Cradle of Civilization

A Blog about the Birth of Our Civilisation and Development

Libra – the Scales of Justice

Posted by Fredsvenn on June 22, 2016

Libra is a constellation and the seventh astrological sign in the Zodiac. It spans the 180–210th degree of the zodiac. The ruling planet of Libra is Venus. Libra is the only constellation in the sky represented by an inanimate object. The other eleven signs are represented either as an animal or mythological characters throughout history.

Under the tropical zodiac, Sun transits this area on average between (northern autumnal equinox) September 23 and October 22, and under the sidereal zodiac, the sun currently transits the constellation of Libra from approximately October 16 to November 17.

Libra’s status as the location of the equinox earned the equinox the name “First Point of Libra”, though this location ceased to coincide with the constellation in 730 because of the precession of the equinoxes.

Based on the modern constellation boundaries, the northward equinox passed from Taurus into Aries in the year −1865 (1866 BC), passed into Pisces in the year −67 (68 BC), and will pass into Aquarius in the year 2597.

The March equinox or Northward equinox is the equinox on the Earth when the Sun appears to leave the southern hemisphere and cross the celestial equator, heading northward as seen from earth. In the Northern Hemisphere the March equinox is known as the vernal equinox, and in the Southern Hemisphere as the autumnal equinox.

The point where the sun crosses the celestial equator northwards is called the First Point of Aries. However, due to the precession of the equinoxes, this point is no longer in the constellation Aries, but rather in Pisces. By the year 2600 it will be in Aquarius.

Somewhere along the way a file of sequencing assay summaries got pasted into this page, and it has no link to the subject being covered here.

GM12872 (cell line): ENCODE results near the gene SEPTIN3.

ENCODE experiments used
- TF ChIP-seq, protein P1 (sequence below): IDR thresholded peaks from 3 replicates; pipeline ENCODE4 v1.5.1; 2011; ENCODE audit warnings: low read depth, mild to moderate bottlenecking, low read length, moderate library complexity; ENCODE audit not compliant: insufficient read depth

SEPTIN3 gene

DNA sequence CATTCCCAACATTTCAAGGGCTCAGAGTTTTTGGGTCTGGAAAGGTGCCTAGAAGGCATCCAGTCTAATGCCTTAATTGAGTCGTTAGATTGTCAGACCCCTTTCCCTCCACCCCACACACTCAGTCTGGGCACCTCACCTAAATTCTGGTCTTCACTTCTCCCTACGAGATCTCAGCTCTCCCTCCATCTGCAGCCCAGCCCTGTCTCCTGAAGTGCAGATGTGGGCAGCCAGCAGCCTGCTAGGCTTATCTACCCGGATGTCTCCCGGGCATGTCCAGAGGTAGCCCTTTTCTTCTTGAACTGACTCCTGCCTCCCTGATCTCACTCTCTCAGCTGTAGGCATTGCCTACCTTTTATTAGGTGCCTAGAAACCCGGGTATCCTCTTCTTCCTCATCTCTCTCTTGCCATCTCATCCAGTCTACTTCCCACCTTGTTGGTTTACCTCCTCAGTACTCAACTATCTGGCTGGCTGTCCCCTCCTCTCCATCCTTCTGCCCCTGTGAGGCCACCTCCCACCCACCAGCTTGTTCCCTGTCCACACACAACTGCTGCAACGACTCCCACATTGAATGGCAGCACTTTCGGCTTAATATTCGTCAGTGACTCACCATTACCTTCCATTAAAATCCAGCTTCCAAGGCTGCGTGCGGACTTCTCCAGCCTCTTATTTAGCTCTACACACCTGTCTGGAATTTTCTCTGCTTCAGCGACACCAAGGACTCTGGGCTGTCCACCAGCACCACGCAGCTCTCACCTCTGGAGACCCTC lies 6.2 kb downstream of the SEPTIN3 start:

The symbol of the scales is based on the Scales of Justice held by the ancient Greek Titaness Themis, the Greek personification of divine law and custom. She is described as “of good counsel”, and is the personification of divine order, law, natural law and custom. Themis means “divine law” rather than human ordinance, literally “that which is put in place”, from the Greek verb títhēmi, meaning “to put”.

To the ancient Greeks she was originally the organizer of the “communal affairs of humans, particularly assemblies”. Moses Finley remarked of themis, as the word was used by Homer in the 8th century BCE, to evoke the social order of the 10th- and 9th-century Greek Dark Ages:

Themis is untranslatable. A gift of the gods and a mark of civilized existence, sometimes it means right custom, proper procedure, social order, and sometimes merely the will of the gods (as revealed by an omen, for example) with little of the idea of right.

Finley adds, “There was themis—custom, tradition, folk-ways, mores, whatever we may call it, the enormous power of ‘it is (or is not) done’. The world of Odysseus had a highly developed sense of what was fitting and proper.”

Themis occurred in Hesiod’s Theogony as the first recorded appearance of Justice as a divine personage. Drawing not only on the socio-religious consciousness of his time but also on many of the earlier cult-religions, Hesiod described the forces of the universe as cosmic divinities.

Hesiod portrayed temporal justice, Dike, as the daughter of Zeus and Themis. Dike executed the law of judgments and sentencing and, together with her mother Themis, carried out the final decisions of Moirai. For Hesiod, Justice is at the center of religious and moral life, who, independently of Zeus, is the embodiment of divine will. This personification of Dike will stand in contrast to justice viewed as custom or law, and as retribution or sentence.